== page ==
Major Raymond Collishaw – Canadian Ace 1893 / 1976
Raymond Collishaw was born in British Columbia, Canada. His parents were Welsh immigrants. At the age of 15, Collishaw joined the Canadian Fisheries Protection Service as a cabin boy. He continued working on the ships and the coast until 1915, he reached the rank of First Officer.
When war first broke out in 1914, he applied to join the Royal Navy, but did not get a reply for some time. In the meantime, towards the end of 1915, he heard the Royal Naval Air Service was looking for recruits, so he applied to them. He had flight training in Toronto at his own expense and further training when he reached England.
He got his pilots qualification in January 1916. Then spent seven months patrolling the British coast. Then on 2nd of August 1916 he joined the R.N.A.S’s 3rd wing in France flying Sopwith 11/2 Strutters, some were equipped as bombers whilst others were 2 seat fighters.
Collishaw’s first recorded victory came while he was flying escort on the Wings first large scale raid into Germany. Their aim was to bomb the Mauser Rifle Factory at Obendorf, Germany.
The bombers had almost reached their target when they were attacked by six German Fokkers. Collishaw manoeuvred in to position so that his observer could fire at one of them, and he had evidently damaged it. Collishaw then turned, gained height and fired a burst with the front gun, The Fokker dived out of control and smashed in to the ground.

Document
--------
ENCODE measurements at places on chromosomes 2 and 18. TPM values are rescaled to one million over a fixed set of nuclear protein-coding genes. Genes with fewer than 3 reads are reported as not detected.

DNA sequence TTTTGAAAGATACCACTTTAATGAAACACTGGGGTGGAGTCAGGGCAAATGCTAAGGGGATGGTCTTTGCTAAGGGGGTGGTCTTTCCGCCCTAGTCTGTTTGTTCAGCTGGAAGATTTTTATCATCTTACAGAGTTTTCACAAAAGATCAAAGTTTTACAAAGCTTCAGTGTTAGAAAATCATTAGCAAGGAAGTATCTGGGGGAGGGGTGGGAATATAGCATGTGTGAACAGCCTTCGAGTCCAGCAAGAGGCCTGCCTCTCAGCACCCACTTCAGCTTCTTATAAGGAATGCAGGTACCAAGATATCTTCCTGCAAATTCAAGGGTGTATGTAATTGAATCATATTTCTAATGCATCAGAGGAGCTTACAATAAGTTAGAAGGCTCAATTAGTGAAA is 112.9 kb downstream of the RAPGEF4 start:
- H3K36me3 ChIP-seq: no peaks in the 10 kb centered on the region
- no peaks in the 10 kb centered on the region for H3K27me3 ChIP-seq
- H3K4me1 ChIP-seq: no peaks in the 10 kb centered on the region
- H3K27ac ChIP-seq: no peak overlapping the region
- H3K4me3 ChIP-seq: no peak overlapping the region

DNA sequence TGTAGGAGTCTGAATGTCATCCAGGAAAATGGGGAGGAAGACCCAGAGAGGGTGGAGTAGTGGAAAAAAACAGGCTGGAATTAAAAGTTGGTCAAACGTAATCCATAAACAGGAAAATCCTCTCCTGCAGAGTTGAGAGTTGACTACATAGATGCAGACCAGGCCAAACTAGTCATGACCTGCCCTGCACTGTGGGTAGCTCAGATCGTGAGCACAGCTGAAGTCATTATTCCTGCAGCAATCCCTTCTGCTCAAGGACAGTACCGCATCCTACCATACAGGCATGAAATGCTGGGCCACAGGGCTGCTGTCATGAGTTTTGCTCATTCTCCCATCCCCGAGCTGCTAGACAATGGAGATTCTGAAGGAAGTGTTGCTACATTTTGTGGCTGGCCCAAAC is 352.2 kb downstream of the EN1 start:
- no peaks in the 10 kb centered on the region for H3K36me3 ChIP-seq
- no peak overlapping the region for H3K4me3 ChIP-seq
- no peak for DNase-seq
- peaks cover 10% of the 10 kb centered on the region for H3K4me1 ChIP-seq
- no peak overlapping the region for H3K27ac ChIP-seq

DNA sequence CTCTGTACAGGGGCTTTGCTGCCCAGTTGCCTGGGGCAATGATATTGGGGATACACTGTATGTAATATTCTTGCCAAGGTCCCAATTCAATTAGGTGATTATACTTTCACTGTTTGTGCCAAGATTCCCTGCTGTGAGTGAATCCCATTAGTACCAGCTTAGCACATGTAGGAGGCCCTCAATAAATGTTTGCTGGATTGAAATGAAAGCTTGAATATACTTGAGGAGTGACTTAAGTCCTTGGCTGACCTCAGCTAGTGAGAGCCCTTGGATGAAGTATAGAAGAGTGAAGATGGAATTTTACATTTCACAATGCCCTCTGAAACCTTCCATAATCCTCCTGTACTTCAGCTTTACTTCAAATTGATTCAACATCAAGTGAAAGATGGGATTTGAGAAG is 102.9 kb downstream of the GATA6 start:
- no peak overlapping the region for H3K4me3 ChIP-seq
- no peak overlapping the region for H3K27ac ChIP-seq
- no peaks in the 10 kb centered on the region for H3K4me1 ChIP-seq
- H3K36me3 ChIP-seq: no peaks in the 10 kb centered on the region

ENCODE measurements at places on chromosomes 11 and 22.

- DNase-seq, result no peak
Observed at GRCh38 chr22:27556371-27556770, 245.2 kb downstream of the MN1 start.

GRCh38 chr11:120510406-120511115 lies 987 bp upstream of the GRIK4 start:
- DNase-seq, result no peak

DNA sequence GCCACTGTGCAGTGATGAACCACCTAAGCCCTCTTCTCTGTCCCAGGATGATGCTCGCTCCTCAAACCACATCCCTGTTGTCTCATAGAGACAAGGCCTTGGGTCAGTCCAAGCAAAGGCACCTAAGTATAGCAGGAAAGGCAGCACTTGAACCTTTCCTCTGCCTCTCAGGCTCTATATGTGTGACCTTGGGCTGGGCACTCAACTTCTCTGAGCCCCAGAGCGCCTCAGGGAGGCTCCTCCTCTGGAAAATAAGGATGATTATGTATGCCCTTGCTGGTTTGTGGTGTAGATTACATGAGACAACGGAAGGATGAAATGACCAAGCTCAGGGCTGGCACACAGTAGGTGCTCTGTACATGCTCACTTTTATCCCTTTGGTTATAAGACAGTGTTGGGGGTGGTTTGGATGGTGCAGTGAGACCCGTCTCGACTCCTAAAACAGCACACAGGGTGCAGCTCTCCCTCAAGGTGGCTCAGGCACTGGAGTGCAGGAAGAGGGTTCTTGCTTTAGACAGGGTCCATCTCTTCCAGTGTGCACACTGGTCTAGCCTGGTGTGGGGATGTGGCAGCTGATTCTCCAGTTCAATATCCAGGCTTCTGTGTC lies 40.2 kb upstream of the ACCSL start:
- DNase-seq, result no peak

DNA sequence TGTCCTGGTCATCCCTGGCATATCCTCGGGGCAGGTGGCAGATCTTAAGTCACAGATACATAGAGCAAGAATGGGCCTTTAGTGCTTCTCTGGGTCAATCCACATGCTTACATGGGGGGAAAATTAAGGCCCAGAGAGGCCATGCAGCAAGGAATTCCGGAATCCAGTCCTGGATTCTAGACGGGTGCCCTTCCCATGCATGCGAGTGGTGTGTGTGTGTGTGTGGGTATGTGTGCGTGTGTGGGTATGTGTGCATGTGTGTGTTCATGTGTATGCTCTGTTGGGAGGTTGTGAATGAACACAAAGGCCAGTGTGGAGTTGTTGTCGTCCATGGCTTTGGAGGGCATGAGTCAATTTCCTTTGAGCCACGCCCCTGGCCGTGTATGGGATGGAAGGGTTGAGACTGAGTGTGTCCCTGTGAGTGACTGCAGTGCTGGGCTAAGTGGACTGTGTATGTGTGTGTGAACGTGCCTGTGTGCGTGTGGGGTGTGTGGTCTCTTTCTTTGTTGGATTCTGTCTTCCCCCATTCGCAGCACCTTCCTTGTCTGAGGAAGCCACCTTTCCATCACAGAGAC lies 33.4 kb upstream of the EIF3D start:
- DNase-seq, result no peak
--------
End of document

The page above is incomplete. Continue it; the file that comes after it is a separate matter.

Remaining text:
Collishaw’s next two victories were witnessed by thousands of French troops. He was ferrying a new aircraft from Wing H.Q. when he was jumped by six enemy aircraft, who were above him, Collishaw, like Barker and Mc Keever was happiest when close to the ground in this type of situation. At tree-top level the advantage in numbers meant much less, in two quick bursts, he sent two Albatroses crashing in to the trees, the others flew off. The French were so delighted by his performance that they awarded him the Croix de Guerre.
On December the 27th whilst flying home from a raid on the steel works at Dilligen, his aircraft was damaged in flight, he only just succeeded in gliding back over the French lines near Nancy where he crashed, the plane was a total wreck. It was the first of a number of crashes made by Collishaw, and set the precedent, no matter how wrecked the plane was, Collishaw stepped out of the wreckage grinning and ready to fly again.
In February 1917, Collishaw was transferred to No.3 Naval Squadron, which was operating with the army near Cambrai. During his two months there Collishaw was employed as escort to the Corps Squadron bombers, downing one enemy aircraft in the process. In April 1917 he returned to the coast, being transferred to No.10 Naval Squadron.
To Be Continued……..
(C) Damian Grange 2018